What to Say (and Not to Say) to a Toddler About Death


Talking about death can seem uncomfortable when explaining it to a young child. Having conversations about death with a toddler may seem unnecessary since they are sometimes too young to understand. However, making these types of conversations a part of regular discussions with them is essential in a child’s development, especially when they’ve had to deal with death at a young age. 

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Talking to kids about death can be a bit tricky since a young child may not yet fully understand the concepts of death and dying due to their limited experience and vocabulary. Any explanations may seem confusing to them. 

Below are some things you can say and shouldn’t say to a toddler when talking about death. 

What You Should Say When You Explain a Death to a Toddler

Knowing how to talk to toddlers about death is about knowing the child, their personalities, and their maturity level. You should start here in terms of gauging what you should say when trying to explain death. Every child will have a different reaction despite similarities in age and maturity. Learning how to approach the subject will require learning a few basic dos and don’ts.

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1. Tell the truth

How a child reacts to death will depend on their level of maturity and understanding. The relationship they had with the deceased will also affect how they respond to the news and how they’ll grieve their loss. Whatever their age, begin by telling them the truth.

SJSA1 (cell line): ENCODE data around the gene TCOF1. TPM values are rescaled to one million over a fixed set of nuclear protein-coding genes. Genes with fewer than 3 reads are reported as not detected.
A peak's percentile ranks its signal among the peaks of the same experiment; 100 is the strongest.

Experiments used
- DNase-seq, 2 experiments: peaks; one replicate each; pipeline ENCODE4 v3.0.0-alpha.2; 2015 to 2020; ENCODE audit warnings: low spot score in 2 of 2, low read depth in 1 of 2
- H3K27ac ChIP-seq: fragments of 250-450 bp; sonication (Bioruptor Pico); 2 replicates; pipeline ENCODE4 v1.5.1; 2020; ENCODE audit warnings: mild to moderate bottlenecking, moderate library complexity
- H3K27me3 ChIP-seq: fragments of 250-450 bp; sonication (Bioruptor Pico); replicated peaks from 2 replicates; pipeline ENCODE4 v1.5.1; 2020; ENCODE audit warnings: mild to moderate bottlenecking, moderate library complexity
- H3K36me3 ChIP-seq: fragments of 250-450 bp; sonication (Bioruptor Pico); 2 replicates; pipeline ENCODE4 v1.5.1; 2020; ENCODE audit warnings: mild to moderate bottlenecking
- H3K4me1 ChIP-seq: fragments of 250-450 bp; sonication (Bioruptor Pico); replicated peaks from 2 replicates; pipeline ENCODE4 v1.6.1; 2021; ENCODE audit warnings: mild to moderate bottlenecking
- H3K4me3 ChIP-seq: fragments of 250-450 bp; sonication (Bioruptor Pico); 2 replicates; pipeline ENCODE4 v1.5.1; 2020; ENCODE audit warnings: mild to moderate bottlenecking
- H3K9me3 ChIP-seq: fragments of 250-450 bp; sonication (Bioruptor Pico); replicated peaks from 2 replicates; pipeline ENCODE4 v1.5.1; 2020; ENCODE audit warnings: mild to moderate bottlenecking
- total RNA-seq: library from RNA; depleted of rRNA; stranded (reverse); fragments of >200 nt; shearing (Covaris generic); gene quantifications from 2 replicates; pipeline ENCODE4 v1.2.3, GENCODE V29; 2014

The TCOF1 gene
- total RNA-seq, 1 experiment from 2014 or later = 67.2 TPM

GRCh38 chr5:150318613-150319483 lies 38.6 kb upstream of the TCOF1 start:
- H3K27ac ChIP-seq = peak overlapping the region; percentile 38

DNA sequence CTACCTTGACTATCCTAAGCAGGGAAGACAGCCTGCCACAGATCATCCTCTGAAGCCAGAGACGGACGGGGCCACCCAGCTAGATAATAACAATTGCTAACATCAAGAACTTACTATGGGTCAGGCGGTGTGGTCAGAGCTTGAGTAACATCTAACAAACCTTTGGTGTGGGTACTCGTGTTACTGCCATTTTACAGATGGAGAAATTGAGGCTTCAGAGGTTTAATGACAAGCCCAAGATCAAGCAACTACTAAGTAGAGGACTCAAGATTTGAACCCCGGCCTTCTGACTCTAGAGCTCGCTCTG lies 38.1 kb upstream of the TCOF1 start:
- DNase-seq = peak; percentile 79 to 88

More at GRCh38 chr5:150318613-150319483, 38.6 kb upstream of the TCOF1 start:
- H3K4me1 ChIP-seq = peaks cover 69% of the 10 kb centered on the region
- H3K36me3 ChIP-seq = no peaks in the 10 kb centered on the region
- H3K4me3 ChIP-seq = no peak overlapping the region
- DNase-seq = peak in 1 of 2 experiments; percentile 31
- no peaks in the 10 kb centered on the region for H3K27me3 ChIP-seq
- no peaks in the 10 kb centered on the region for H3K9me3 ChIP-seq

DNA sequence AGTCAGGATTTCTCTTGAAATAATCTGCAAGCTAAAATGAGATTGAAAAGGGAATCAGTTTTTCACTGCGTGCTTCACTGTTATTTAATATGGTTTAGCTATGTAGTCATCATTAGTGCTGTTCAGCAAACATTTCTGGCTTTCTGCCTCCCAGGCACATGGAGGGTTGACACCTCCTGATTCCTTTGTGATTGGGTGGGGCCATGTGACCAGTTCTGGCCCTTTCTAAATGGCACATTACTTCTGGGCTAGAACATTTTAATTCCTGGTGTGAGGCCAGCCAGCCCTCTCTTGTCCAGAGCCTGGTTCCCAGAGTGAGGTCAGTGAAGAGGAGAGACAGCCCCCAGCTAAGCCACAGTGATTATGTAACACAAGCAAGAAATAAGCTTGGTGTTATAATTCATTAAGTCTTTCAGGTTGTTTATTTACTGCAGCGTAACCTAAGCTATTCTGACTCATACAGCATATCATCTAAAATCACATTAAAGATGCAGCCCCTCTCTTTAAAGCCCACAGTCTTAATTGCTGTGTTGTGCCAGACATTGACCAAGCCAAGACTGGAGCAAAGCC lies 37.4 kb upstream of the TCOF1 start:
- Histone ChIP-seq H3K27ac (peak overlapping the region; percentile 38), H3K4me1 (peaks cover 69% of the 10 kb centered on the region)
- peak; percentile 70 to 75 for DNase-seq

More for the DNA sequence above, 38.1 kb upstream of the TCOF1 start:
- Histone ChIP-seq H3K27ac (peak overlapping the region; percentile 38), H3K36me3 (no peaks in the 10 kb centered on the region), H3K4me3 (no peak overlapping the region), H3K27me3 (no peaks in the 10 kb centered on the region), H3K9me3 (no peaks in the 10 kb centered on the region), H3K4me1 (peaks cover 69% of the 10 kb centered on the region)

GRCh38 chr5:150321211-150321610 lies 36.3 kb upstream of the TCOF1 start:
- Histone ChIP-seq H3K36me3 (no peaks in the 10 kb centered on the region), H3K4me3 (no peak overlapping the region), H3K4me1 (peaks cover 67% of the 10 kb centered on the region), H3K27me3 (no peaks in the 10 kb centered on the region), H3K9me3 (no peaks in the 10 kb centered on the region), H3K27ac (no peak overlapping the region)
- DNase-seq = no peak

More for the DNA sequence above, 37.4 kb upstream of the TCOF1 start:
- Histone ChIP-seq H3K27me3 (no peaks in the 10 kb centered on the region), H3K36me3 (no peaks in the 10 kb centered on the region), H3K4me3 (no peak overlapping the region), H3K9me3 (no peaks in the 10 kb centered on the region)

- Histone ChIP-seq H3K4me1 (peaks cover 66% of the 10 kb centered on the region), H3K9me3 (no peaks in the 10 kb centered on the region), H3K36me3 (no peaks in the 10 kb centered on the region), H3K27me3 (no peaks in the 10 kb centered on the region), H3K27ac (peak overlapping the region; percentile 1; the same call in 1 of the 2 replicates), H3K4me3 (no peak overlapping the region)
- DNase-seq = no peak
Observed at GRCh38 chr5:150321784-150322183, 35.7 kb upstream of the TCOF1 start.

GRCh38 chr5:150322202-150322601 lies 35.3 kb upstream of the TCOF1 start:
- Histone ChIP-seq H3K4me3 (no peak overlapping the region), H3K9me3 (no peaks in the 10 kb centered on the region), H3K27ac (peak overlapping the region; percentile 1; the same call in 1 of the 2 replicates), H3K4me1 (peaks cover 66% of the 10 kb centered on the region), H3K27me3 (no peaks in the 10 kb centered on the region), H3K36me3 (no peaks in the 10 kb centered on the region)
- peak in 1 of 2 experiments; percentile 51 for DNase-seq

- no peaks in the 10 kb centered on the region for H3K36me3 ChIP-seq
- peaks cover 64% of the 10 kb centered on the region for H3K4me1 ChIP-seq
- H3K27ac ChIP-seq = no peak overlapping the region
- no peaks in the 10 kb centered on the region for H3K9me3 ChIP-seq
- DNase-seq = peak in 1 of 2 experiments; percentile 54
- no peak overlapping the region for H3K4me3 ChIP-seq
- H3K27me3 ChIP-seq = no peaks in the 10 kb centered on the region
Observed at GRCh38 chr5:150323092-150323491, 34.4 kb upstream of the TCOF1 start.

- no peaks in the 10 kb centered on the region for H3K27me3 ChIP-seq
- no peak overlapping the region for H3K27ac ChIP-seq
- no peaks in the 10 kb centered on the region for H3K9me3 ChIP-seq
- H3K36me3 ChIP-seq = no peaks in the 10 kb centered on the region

One way to bring up the topic is to read to them from children's books about death. Let the child know in advance that you want to read a story about death to them so that they’re emotionally prepared for it and not caught off guard. 

2. Be prepared for questions and emotions

It’s never easy having these discussions with anyone, let alone a young child. It’s difficult to know how a child will react to the news since they may not know how to communicate their feelings based on their limited vocabulary.

Know that grief reactions manifest in different ways, depending on the child. A child might deflect their emotions by showing humor, withdrawing, or having difficulty sleeping. Keep a lookout for these behavioral changes in them. Have a conversation at their level with them about what they’re feeling and why they think they may be feeling that way. Be prepared for what you’ll hear and to answer any questions they may have. 

3. Use simple, clear language

Talking to a toddler about death should become part of your everyday conversations with them. Consider introducing the concept of death before tragedy strikes in their life. It’s helpful for a young child to have a basic understanding of what happens when someone or something dies before it happens. 

When discussing death, use simple and straightforward language that they can understand. Don’t be afraid to use the words “dead” or “died.” When explaining these concepts, it’s essential to let the child know that death is permanent and that a person or pet isn’t returning once they die. 

4. Break it down into pieces